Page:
I am thinking about all the possible contributions to the vacuum energy. One of them comes from the minimum of the potential of scalar field which is called the the classical contribution. For the case of the Higgs field (assuming a Mexican Hat potential), most sources say that it gives a nonzero contribution which for me is surprising since I think you will eventually redefine the Higgs field that gives particle interpretation and to be consistent with perturbation theory. This mean the new field has zero vaccum expectation value (vev). Am I missing something? Is the physically relevant field the original one that also gives the vev?
The nonzero vev of the Higgs field is part of the cosmological constant problem, along with the QCD condensates and the zero-point energies that should also contribute.
And no one seems to have any good ideas except the anthropic solution, which says that it's all cancelled out by other contributions (e.g. string-theoretic branes and fluxes), in a messy random way, because if it didn't cancel, there couldn't be atoms or galaxies or life.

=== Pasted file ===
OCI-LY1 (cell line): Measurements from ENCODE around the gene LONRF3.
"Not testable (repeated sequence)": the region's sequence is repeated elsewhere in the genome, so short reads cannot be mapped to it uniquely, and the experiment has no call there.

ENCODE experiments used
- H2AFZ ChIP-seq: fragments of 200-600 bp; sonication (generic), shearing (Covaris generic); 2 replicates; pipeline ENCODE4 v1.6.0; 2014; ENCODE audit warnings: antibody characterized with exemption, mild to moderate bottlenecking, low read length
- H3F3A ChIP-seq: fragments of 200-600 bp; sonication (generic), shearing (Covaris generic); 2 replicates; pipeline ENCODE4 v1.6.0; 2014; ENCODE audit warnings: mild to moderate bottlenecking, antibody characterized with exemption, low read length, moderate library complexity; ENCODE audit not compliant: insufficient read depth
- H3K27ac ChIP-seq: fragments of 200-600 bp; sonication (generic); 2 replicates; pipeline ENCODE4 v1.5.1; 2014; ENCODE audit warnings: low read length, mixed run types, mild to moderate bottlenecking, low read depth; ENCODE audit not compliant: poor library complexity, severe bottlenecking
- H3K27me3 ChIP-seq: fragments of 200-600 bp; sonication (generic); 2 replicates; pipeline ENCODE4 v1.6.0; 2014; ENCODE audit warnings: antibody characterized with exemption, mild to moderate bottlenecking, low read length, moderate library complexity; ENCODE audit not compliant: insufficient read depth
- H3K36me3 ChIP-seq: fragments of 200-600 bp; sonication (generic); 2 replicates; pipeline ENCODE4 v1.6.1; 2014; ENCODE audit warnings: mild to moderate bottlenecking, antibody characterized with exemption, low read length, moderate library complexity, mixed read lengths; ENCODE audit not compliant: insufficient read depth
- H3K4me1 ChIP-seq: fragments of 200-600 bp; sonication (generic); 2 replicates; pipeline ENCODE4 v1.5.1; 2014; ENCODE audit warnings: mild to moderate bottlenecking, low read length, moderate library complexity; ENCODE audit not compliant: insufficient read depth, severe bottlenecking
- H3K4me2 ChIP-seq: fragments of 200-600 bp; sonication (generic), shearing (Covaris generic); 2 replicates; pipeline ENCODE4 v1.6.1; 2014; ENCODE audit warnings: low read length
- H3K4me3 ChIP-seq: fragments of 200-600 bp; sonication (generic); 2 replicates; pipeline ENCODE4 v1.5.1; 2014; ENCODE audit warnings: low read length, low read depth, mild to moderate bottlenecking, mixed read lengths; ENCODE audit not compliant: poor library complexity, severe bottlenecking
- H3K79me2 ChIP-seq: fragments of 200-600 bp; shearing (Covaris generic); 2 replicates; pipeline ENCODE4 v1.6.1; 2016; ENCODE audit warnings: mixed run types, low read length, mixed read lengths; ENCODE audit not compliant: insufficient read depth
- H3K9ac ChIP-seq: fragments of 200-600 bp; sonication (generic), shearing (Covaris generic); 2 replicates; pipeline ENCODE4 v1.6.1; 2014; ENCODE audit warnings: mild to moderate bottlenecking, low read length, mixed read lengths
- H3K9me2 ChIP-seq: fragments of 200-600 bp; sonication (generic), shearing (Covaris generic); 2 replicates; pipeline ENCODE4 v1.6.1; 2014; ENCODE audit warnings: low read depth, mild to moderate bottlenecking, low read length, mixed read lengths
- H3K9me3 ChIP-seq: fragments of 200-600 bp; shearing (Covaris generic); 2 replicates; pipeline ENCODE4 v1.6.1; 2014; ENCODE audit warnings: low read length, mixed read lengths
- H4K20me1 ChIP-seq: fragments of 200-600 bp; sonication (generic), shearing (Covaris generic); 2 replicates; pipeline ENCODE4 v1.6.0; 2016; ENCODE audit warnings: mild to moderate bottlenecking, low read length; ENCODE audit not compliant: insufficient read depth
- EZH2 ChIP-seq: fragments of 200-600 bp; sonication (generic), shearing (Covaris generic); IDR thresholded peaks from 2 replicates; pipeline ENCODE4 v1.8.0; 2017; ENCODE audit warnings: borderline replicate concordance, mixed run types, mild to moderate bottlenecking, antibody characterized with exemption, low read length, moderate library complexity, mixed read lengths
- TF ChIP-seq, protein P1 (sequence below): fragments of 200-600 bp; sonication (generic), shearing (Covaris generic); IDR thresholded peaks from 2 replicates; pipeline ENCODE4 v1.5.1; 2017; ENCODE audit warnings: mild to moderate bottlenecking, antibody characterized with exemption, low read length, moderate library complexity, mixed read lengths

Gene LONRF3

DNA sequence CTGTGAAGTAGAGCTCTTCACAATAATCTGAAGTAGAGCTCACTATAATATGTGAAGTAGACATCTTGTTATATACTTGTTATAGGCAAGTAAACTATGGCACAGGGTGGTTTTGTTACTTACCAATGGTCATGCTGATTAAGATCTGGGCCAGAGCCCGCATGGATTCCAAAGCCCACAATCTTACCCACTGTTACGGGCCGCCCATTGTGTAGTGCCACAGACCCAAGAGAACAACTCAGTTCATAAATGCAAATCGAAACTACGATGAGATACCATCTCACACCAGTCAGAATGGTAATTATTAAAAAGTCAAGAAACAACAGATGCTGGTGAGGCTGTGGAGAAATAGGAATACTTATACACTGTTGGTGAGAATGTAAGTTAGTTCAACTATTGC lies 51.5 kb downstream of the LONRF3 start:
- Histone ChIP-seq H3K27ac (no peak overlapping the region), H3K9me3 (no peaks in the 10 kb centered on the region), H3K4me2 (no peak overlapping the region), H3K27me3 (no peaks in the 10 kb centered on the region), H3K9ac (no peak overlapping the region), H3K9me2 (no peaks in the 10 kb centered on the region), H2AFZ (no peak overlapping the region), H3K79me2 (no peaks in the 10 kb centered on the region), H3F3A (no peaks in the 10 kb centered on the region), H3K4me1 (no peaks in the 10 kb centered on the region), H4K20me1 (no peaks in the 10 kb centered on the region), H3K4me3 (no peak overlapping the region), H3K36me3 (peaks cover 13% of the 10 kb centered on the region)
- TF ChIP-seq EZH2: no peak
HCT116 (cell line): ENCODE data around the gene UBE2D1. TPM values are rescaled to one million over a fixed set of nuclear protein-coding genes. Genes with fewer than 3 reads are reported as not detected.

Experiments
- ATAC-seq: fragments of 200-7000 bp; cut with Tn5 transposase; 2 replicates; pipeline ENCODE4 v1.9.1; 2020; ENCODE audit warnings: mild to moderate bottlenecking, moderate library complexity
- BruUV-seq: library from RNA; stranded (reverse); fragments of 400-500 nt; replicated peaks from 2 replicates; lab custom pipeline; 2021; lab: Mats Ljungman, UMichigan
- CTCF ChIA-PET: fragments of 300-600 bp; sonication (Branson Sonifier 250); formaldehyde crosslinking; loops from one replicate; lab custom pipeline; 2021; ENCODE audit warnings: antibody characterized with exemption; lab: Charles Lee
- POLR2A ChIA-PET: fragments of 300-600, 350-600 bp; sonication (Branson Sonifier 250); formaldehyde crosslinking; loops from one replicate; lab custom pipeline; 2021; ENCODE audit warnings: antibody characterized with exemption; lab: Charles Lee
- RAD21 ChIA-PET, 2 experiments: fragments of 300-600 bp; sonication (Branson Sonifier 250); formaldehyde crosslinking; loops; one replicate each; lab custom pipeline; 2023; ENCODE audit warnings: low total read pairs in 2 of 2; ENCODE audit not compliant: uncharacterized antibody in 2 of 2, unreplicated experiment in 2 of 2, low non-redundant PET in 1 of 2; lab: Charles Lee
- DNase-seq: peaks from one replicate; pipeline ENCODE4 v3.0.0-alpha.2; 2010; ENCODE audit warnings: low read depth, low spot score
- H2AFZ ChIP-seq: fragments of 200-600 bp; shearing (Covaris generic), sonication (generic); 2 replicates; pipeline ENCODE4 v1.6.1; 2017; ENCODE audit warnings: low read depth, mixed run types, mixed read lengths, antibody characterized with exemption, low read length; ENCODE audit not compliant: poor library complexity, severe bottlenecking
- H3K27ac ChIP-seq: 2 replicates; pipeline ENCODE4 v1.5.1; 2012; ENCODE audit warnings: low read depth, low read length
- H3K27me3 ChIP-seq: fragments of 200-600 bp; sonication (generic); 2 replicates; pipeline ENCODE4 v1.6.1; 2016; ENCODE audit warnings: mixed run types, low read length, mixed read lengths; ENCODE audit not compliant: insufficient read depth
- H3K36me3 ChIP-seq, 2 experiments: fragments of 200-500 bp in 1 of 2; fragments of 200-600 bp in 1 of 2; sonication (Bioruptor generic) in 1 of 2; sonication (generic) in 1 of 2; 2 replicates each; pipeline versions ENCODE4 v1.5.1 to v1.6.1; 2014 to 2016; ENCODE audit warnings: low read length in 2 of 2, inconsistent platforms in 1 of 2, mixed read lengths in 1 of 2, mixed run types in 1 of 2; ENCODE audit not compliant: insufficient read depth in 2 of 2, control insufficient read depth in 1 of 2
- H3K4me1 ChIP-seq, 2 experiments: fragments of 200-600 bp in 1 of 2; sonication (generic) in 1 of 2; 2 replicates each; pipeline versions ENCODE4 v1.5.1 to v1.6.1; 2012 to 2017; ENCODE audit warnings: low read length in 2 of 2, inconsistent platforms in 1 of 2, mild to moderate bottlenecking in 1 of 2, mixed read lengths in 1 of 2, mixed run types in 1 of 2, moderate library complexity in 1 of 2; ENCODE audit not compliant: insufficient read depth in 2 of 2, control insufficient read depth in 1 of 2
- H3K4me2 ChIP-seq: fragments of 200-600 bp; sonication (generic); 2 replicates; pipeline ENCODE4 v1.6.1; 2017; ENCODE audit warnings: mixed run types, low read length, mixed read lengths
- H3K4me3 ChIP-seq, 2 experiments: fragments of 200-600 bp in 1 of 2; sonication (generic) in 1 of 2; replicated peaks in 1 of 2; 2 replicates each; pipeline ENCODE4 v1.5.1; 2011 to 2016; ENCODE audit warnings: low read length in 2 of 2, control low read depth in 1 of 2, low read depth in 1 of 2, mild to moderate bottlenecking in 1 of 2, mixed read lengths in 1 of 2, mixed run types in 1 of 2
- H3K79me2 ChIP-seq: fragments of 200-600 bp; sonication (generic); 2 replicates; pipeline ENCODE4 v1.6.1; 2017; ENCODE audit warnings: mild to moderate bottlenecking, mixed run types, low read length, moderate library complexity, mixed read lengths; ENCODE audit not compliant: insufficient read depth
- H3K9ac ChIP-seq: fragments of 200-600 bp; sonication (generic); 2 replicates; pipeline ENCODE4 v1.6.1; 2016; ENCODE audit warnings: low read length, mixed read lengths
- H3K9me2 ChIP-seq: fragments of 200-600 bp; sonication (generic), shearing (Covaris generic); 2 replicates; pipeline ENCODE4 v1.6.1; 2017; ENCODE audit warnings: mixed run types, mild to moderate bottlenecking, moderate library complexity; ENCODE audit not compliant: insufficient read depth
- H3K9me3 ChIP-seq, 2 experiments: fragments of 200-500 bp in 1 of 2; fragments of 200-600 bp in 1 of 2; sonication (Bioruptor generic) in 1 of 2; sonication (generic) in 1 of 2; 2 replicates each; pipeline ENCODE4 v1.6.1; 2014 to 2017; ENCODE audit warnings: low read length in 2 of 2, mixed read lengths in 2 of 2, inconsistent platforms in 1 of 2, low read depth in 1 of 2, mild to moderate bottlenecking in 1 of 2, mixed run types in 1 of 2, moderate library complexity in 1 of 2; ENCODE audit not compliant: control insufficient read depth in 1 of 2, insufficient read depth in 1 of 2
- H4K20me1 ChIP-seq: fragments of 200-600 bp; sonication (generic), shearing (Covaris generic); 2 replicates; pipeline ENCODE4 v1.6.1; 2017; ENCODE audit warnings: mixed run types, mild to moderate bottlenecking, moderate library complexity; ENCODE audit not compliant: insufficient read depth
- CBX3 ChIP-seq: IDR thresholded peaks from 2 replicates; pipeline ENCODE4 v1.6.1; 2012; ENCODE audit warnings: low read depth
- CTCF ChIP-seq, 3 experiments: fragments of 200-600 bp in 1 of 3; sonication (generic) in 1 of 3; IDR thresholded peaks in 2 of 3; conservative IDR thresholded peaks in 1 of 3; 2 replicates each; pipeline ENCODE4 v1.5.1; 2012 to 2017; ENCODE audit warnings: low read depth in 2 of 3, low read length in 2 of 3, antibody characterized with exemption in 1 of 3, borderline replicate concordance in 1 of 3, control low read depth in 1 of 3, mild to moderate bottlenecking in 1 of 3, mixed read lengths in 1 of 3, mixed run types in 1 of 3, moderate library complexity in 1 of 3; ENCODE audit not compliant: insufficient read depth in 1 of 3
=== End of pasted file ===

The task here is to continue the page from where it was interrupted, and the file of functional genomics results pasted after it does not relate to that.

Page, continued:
So we are at some random place in the string landscape of vacua, where the various vacuum energy contributions happen to cancel out, and there's no deeper explanation.
It's a logically possible explanation but certainly not proven, so one can look for other answers. And maybe it's conceivable that for some reason, the "new field" that results from the redefinition, is the real baseline that one should use in calculating the Higgs contribution to the vacuum energy.
But there's two problems with this. First, the Higgs mechanism for fermions seems to require the existence of a genuinely nonzero energy density. Second, this doesn't account for all the other contributions that should be creating a huge vacuum energy.
You can't just handwave away the VEV, because the $U(1)$ symmetry is spontaneously broken in its choosing of a complex VEV's phase before you try to translate it away. There will still be a circle of potential-minimizing field amplitudes, which gives a nontrivial vacuum contribution. To think of it another way, the EOM is nonlinear so the usual decomposition into ladder operators can't be used to prove the field averages to zero in vacuo.